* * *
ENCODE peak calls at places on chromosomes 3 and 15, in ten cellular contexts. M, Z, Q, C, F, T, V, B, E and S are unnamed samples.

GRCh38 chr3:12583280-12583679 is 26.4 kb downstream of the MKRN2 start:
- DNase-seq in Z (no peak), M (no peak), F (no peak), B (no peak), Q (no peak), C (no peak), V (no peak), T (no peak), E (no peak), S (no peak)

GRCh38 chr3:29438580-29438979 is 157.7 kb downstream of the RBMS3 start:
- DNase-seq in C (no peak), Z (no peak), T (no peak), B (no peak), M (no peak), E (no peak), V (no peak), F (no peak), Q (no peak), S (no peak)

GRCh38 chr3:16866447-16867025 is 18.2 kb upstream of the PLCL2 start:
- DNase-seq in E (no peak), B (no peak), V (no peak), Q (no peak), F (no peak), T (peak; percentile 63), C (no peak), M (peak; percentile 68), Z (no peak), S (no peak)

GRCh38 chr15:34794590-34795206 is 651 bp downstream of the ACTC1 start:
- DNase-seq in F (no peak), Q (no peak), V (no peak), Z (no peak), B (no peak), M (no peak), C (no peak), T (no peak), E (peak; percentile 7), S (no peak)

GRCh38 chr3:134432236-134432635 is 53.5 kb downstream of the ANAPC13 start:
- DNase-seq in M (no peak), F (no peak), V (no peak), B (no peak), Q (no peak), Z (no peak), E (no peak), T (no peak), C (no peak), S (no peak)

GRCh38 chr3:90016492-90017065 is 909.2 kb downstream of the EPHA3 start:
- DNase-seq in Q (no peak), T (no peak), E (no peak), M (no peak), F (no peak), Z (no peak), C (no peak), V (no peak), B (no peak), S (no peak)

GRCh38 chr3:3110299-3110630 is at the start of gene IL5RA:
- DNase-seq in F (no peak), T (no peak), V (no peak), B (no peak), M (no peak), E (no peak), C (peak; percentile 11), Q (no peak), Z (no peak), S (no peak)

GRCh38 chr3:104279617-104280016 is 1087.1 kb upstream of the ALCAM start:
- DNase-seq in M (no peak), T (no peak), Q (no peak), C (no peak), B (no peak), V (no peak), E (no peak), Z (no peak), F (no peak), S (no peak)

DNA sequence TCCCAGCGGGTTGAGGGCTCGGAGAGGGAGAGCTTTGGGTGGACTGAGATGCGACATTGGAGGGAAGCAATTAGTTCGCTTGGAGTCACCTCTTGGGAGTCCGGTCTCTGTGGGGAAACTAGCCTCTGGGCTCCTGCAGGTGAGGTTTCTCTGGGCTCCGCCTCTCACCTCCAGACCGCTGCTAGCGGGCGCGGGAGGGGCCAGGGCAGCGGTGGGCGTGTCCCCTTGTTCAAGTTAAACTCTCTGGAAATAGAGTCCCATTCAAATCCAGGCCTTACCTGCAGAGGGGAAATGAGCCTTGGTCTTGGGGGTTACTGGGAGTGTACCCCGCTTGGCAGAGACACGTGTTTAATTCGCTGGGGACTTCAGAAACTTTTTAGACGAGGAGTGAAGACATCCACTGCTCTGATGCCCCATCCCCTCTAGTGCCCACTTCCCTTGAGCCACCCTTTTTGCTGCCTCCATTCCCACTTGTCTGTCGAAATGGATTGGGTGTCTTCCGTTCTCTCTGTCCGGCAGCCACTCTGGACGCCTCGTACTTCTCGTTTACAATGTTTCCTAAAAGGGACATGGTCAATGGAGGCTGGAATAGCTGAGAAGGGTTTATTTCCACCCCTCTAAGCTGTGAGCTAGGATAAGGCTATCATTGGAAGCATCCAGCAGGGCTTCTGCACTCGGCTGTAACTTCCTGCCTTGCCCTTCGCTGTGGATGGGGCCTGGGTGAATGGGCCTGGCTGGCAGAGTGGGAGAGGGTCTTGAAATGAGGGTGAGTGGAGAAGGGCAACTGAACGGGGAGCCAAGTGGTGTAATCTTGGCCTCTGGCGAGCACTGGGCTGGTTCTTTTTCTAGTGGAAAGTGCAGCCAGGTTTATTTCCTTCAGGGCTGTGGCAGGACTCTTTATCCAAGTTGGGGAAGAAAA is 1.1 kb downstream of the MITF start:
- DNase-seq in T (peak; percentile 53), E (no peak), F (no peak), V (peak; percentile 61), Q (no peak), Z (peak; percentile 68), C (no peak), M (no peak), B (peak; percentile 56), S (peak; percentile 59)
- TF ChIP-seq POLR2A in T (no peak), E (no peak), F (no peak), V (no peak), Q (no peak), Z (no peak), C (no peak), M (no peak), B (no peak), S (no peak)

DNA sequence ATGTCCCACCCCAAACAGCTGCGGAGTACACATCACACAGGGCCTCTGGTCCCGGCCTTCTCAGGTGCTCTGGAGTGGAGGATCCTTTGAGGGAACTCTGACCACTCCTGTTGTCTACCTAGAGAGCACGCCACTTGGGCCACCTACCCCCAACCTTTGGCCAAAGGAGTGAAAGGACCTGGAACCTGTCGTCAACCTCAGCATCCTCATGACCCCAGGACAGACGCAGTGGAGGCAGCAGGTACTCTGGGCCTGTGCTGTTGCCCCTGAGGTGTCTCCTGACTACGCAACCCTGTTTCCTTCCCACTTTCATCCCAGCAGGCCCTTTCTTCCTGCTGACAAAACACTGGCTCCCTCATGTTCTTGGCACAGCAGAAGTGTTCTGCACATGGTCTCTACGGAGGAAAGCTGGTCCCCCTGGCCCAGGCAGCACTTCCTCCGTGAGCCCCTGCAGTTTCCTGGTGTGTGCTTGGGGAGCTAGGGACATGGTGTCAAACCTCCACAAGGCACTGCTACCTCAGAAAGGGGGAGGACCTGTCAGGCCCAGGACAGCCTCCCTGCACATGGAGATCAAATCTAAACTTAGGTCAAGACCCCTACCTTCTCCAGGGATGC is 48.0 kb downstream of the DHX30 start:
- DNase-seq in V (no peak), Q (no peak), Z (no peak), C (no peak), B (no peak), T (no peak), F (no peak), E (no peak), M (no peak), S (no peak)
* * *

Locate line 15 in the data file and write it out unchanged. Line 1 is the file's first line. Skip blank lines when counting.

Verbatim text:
- DNase-seq in F (no peak), T (no peak), V (no peak), B (no peak), M (no peak), E (no peak), C (peak; percentile 11), Q (no peak), Z (no peak), S (no peak)